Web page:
Memory 730 includes a music generation program 734 that controls operation of CPU 708 in controlling the sound effect generator 720 in operating as a musical generator to generate musical sounds in response to user inputs. User inputs used to generate musical sounds include movements, such as shaking, tapping or waving, of the wireless personal communications device 106 as determined by accelerometer 714; a user's heart-beat rate as determined by vibrations measured by accelerometer 714; a color, size, distance, or movement of a nearby object as determined by either an infrared transceiver 750 or camera 728; a tapping, rubbing, or touching of touch sensor 716; a movement of a flip housing component 522 to operate the flip position switch 516; hand waving in front of loudspeaker 722 as determined by feedback monitor 723; or any other input accepted by the wireless personal communications device 106. The user is able to configure the wireless personal communications device 106 of the exemplary embodiment to produce different musical sound for different input sensors, or for different types of inputs to the different sensors. For example, a hard tap of touch sensor 716 may create a bass drum sound, a soft tap a snare drum sound and a stroking motion creates a guitar sound. These sounds are created by the sound effect generator 720 in the exemplary embodiment and are reproduced through loudspeaker 722 or communicated over a wireless data link via data radio transceiver 706.

Visual effects program 736 contained within memory 730 controls creation of visual effects, such as light flashing, kaleidoscope operations, and the like, in response to user inputs. User inputs that control visual effects are similar to those described above for audio effects. In a manner similar to audio effects and music generation, different user input motions are able to be assigned to different visual effects. The visual effects are communicated over a wireless data link via data radio transceiver 706 in the exemplary embodiment and are also able to be displayed by the wireless communications device 702, such as on display 514.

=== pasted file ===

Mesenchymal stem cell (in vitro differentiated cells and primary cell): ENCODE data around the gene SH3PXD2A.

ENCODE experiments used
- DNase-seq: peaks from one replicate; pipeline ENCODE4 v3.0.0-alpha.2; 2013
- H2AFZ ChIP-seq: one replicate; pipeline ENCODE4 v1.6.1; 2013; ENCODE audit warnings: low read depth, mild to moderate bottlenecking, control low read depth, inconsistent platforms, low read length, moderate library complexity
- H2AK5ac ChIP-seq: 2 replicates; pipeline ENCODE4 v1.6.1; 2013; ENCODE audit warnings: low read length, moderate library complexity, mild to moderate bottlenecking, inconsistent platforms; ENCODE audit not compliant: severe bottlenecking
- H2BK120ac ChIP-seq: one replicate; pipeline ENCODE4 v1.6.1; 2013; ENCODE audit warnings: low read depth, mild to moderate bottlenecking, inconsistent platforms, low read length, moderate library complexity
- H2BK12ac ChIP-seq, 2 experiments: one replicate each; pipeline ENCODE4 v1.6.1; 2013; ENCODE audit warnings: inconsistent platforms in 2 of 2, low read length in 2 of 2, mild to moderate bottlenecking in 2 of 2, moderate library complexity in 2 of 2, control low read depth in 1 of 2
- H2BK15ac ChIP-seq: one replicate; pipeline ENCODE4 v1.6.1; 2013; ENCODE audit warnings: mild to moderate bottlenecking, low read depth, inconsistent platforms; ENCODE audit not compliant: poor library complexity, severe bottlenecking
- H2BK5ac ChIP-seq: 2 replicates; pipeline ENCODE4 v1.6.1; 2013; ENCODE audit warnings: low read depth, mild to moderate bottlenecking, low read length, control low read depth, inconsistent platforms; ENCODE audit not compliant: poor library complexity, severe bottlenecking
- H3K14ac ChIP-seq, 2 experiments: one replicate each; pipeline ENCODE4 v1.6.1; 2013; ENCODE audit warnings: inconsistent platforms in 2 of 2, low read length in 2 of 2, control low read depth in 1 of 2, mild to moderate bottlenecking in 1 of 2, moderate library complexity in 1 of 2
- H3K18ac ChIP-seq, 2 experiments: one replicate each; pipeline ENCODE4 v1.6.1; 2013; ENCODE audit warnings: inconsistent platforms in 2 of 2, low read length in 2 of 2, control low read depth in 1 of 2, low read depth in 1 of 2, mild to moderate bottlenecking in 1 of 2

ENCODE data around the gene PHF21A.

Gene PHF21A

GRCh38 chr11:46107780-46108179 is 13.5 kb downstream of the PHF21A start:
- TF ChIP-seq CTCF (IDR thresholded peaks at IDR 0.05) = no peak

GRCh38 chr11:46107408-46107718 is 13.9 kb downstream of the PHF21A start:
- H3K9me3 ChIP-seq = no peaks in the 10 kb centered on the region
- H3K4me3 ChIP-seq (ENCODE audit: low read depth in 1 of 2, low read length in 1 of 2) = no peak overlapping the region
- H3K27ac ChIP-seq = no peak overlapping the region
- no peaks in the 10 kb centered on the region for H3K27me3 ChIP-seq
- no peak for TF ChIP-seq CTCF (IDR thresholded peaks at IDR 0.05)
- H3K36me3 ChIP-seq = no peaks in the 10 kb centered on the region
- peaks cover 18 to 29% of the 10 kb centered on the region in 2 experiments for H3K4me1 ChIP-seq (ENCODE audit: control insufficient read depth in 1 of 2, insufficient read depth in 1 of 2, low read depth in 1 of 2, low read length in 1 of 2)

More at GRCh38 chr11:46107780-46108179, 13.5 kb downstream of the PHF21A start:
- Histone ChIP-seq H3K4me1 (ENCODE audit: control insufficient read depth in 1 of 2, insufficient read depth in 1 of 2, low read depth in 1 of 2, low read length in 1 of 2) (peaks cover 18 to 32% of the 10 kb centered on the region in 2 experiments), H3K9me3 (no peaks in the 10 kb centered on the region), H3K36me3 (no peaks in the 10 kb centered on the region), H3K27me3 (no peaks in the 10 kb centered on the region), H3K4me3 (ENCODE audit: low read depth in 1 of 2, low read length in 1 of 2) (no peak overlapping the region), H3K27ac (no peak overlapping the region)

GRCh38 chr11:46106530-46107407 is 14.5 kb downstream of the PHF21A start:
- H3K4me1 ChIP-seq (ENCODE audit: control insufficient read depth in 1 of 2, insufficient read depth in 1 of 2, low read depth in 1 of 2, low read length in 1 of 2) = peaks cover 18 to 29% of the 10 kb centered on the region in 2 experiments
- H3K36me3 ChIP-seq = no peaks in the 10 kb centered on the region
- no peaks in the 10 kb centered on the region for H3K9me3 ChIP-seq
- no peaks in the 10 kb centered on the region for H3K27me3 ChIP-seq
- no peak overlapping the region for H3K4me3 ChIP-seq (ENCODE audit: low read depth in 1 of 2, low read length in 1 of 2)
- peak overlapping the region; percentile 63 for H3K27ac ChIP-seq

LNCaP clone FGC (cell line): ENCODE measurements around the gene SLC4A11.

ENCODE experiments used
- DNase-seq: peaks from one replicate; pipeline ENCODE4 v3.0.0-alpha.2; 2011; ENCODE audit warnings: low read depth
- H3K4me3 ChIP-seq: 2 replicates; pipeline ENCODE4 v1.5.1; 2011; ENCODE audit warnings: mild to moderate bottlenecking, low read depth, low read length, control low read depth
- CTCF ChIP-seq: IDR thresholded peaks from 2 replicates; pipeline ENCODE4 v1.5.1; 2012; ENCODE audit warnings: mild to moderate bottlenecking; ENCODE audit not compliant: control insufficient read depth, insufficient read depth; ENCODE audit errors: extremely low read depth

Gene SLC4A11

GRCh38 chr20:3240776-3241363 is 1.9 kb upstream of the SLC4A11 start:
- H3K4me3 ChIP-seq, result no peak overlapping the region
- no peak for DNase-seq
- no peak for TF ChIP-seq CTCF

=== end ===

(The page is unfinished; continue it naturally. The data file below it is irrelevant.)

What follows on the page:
Wireless data communications, either over data radio transceiver 706 or over a cellular data like through cellular radio transceiver 704, is controlled by a data communications program 738 contained within memory 730.

FIG. 8 illustrates a hand waving monitor apparatus 800 as incorporated into the exemplary embodiment of the present invention. The hand waving monitor circuit 800 is used to detect a motion of the user's hand in association with the housing as performed by the user of a wireless personal communications device 106. An audio processor 802 receives audio to be reproduced by a sound transducer such as loudspeaker 806. Audio processor 802 drives loudspeaker 806 with signals on speaker signal 812 and reproduces the audio signal. The audio signal in this example impacts a user's hand 810, which is placed in proximity to the loudspeaker 806, and is reflected back to loudspeaker 806. Loudspeaker 806 acts as a microphone and detects this reflected audio signal. The reflected audio signal creates an electrical disturbance on speaker signal 812 which is detected by an audio reflection monitor, which is the feedback monitor 804 of the exemplary embodiment, that is communicatively coupled to the sound transducer or loudspeaker 806. Movement of the user's hand 810, which is a sound reflecting surface, is detected by determining the dynamic characteristics of the feedback determined by feedback monitor 804. The feedback monitor 804 provides a conditioned output that reflects the user input 814 in order to control, for example, the audio-visual effect generator 210. The entire hand waving monitor apparatus 800 of this exemplary embodiment acts as a user input sensor 208.